Thursday, December 15, 2016

Something (Democratic) lost, something (Autocratic) gained

There are signs that Trump is likely to behave increasingly as a dictator after December 19th. There is little time to do anything about it, and the key players who might do anything have cut their own deal with The Donald. The evidence and reasoning is reported by New Yorker’s John Cassidy in Trump’s brazen dodge to avoid dealing with his conflicts of interest. Select snippets follow.

The key development is that Trump, after promising for weeks that he’d hold a press conference on Thursday to explain how he plans to deal with the blatant conflicts of interest he will face as both the President and the owner of far-flung business interests, has postponed the event until the New Year.

The official explanation for this delay was a bit garbled. In an e-mail on Monday night, a Trump spokesman, Sean Spicer, told the Washington Post, “With so many iconic properties and successful entities, moving the announcement to January ensures the legal team has ample time to ensure the proper protocols are put in place so his sole focus will remain on the country and achieving his ambitious agenda.” In other words, Trump’s lawyers need more time.

The real reason for Trump’s stalling tactics may well be the political calendar. Next Monday, the five hundred and thirty-eight members of the Electoral College will vote to select the next President. Having accumulated three hundred and six votes to Hillary Clinton’s two hundred and thirty-two, it would take something unprecedented to deny Trump his victory. But why leave anything to chance?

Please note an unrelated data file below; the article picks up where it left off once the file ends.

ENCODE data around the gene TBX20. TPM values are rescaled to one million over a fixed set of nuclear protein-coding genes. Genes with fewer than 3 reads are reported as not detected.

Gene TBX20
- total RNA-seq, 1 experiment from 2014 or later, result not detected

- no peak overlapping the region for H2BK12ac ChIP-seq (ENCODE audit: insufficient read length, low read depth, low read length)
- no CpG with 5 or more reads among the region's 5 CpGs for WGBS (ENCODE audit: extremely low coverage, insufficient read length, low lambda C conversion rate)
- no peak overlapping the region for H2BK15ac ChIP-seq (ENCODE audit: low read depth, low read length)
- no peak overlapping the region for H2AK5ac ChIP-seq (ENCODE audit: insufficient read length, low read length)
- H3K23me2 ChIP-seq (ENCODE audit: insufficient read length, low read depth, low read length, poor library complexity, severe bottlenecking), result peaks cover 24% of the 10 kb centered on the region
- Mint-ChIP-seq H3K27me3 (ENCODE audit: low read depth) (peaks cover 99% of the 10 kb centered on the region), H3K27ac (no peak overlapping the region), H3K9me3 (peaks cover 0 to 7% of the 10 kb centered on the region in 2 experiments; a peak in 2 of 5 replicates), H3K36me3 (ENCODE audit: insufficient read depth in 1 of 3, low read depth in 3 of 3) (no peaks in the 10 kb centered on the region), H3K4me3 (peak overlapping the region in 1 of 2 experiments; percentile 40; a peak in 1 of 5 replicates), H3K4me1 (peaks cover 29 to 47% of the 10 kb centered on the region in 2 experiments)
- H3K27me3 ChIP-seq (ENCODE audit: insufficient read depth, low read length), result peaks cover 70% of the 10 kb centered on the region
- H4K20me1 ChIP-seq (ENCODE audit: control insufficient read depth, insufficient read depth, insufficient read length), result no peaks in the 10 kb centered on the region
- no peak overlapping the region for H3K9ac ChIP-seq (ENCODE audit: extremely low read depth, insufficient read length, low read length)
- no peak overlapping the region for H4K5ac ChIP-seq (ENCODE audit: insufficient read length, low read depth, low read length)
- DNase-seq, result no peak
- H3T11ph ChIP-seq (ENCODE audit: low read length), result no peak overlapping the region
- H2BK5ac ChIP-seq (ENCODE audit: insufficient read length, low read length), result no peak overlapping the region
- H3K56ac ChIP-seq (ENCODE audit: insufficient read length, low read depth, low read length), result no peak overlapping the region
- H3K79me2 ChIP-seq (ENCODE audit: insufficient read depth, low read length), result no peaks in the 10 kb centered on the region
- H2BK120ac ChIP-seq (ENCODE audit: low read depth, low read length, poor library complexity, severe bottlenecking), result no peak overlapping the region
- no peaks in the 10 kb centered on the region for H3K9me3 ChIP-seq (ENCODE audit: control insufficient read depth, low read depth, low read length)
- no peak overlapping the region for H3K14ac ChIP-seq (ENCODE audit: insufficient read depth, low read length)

By postponing the event, Trump insured that the Electoral College will have already cast its votes when he announces that he intends to tell the ethics lawyers to go and jump in the Potomac. In a pair of tweets on Monday night, he confirmed that the most he is willing to do is hand day-to-day management of the Trump Organization over to his two eldest sons, Donald, Jr., and Eric, while still retaining ownership control. Which means, for example, that any foreign government that checks its diplomats into Trump’s fancy new hotel in Washington will be contributing directly to the President’s coffers.

And the Senate, under Mitch McConnell, and the House, under Paul Ryan, are perfectly content with this autocratic arrangement because they get to pursue their agenda of poverty, pestilence, and death. There is no “indication that McConnell intends to take seriously the Emoluments Clause of the Constitution, which bars a President from receiving any money or gifts from foreign governments.” Ryan said: "Trump should be allowed to address his conflicts of interest “however he wants to.” Ryan added “This is not what I’m concerned about in Congress… . I’m focussed on getting this agenda passed so that we can turn around and tackle this country’s big problems before they tackle us.”

Could it be any clearer what is going on? As I wrote last week, Trump appears to have made a deal, at least an implicit one, with the Republican leaders in which they get their way on many of the big policy issues—taxes, education, the environment, regulation of finance and the labor market—and he gets to keep hold of his businesses, and his personal brand, the value of which, as he freely admitted a few weeks ago, has been greatly enhanced by his election victory.

If Trump had gone ahead with his press conference, these questions, and many others hanging over the new Administration, could have been put to him. Not that he’d have had any reassuring answers to offer. It’s been clear since the election that he intends to brazen it out and do what he likes. And, right now, it doesn’t look like anyone is going to stop him.

Who is there to stop Dictator Donald when he comes for you?

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